In order to appease FIFA and to escape possible fines, on October 16, 2018, the Iranian Football Federation allowed a small contingent of 150 handpicked women to attend a friendly football game between Iran and Bolivia at Azadi Stadium.


“It’s a sin!”

But even this small gesture met with immediate harsh criticism from conservatives, including Ahmad Khatami, Tehran’s Friday prayers Imam. “When a woman goes to the stadium and sees half-naked men, it's a sin,” said Mohammad Jafar Montazeri, Iran’s chief prosecutor, the day after the game. "The presence of women in stadiums is harmful and there's no religious justification for it.” He warned that action would be taken "if such moves continue.”

But the pressure from FIFA and the presence of two high-level international and Asian football officials in Tehran made it difficult to balance the demands of the conservatives and some clerics with the conduct FIFA required. On Saturday, November 10 Gianni Infantino and Sheikh Salman Bin Ibrahim Al-Khalifa, President of the Asian Football Confederation (AFC) traveled to the Iranian capital to watch the game between Persepolis and Kashima Antlers. The Iranian federation knew it had to show that it was allowing women into stadium, and the handpicked “solution” was once again its answer. 

In the days before the AFC Champion League final, the Football Federation and the Ministry of Sports began identifying and selecting around 800 women to watch the game at Azadi Stadium. A section of the south side of the stadium was designated and roped off for women so that they would not be sitting close to men. The selected women were chosen from among reporters, employees of the Ministry of Sports and the football federation, members of Persepolis Fans Society, and members of various national sports federations.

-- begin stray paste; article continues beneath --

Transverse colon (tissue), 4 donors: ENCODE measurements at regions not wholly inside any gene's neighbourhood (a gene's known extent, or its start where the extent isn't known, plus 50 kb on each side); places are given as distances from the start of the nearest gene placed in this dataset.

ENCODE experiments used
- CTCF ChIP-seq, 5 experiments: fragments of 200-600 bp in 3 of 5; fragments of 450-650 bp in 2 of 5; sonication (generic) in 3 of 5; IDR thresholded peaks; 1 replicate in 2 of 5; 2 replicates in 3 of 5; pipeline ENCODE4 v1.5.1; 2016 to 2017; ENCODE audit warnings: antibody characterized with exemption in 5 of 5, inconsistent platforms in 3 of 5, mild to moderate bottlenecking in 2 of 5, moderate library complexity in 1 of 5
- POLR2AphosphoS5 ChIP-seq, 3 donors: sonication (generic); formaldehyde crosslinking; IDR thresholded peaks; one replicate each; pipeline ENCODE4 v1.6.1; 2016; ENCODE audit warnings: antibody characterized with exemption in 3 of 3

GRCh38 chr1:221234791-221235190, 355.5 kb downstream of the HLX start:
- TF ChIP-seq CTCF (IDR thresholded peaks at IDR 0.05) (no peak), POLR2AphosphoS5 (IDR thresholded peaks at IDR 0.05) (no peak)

According to reporters present at the scene, immediately after entering the stadium, Gianni Infantino asked Mehdi Taj, head of Iran’s Football Federation, about women being able to watch the match. Taj invited him and Sheikh Salman to visit the special section set aside for woman spectators. While they were visiting the section, Iran’s state-run TV stopped broadcasting live from the stadium.

A number of reporters at the stadium tweeted that when Infantino was visiting women’s stands, men spectators started chanting “Lies! Lies!” to protest against the fact that only selected women were allowed to attend the game. And as the women entered the stadium, more than 80,000 men already in the stadium cheered them on [Persian video].

But during the game something unexpected happened. In addition to the 800 selected women in the stadium, there were also 200 women outside the gates who were allowed in after the 20th minute of the game. But this did nothing to comfort the many women who wanted to attend the match but were not able to, and who chose not to join the protest outside the gates. 

It would appear that Iranian officials got what they wanted by allowing selected women in to watch the game. And it is not likely that, under normal circumstances, the gates of the stadium will be open again to all Iranian women anytime soon.


More on the ban of Iranian women from stadiums:

150 Female Fans Allowed into Azadi Stadium, October 19, 2018

Women Arrested as Authorities Step up CCTV Surveillance at Azadi Stadium, September 28, 2018

Women Enter Stadium as Fans Refuse to Go Home, June 20, 2018

The Poet, the Woman and the Football Fan, December 31, 2017

Is Khamenei Afraid to Contradict Grand Ayatollahs?, December 13, 2017

Ayatollah Gives Thumbs Down to Women in Stadiums, December 12, 2017

Iranian Women Banned from “Freedom” Stadium — Again, September 6, 2017

"I Was There!": Defying the Ban on Women in Stadiums, February 17, 2017

The Girl Who Sneaked into Azadi Stadium, May 16, 2016

Women in Stadiums: The Ban Continues — Except for a Select Few, February 18, 2016

Women in Sport: Are Things Looking Up?, November 24, 2015

Female Reporters Told To Attend Volleyball Match, July 6, 2015

, June 15, 2015

, December 6, 2014